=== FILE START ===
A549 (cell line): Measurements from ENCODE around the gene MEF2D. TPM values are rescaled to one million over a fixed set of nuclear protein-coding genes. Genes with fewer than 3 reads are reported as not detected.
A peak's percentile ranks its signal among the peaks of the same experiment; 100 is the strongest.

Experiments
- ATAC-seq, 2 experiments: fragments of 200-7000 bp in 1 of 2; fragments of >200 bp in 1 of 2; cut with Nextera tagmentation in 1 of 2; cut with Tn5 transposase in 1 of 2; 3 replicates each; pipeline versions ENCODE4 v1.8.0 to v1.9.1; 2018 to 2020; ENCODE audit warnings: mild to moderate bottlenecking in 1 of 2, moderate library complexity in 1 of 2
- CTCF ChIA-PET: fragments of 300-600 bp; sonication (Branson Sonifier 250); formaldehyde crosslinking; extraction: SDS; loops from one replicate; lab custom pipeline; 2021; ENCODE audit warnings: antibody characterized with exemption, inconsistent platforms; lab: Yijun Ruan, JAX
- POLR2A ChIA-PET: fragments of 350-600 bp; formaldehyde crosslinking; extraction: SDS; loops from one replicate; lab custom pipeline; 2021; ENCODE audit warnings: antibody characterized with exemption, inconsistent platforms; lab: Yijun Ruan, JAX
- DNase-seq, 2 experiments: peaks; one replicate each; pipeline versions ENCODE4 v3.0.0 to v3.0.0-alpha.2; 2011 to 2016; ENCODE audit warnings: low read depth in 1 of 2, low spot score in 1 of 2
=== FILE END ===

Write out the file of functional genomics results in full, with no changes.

A549 (cell line): Measurements from ENCODE around the gene MEF2D. TPM values are rescaled to one million over a fixed set of nuclear protein-coding genes. Genes with fewer than 3 reads are reported as not detected.
A peak's percentile ranks its signal among the peaks of the same experiment; 100 is the strongest.

Experiments
- ATAC-seq, 2 experiments: fragments of 200-7000 bp in 1 of 2; fragments of >200 bp in 1 of 2; cut with Nextera tagmentation in 1 of 2; cut with Tn5 transposase in 1 of 2; 3 replicates each; pipeline versions ENCODE4 v1.8.0 to v1.9.1; 2018 to 2020; ENCODE audit warnings: mild to moderate bottlenecking in 1 of 2, moderate library complexity in 1 of 2
- CTCF ChIA-PET: fragments of 300-600 bp; sonication (Branson Sonifier 250); formaldehyde crosslinking; extraction: SDS; loops from one replicate; lab custom pipeline; 2021; ENCODE audit warnings: antibody characterized with exemption, inconsistent platforms; lab: Yijun Ruan, JAX
- POLR2A ChIA-PET: fragments of 350-600 bp; formaldehyde crosslinking; extraction: SDS; loops from one replicate; lab custom pipeline; 2021; ENCODE audit warnings: antibody characterized with exemption, inconsistent platforms; lab: Yijun Ruan, JAX
- DNase-seq, 2 experiments: peaks; one replicate each; pipeline versions ENCODE4 v3.0.0 to v3.0.0-alpha.2; 2011 to 2016; ENCODE audit warnings: low read depth in 1 of 2, low spot score in 1 of 2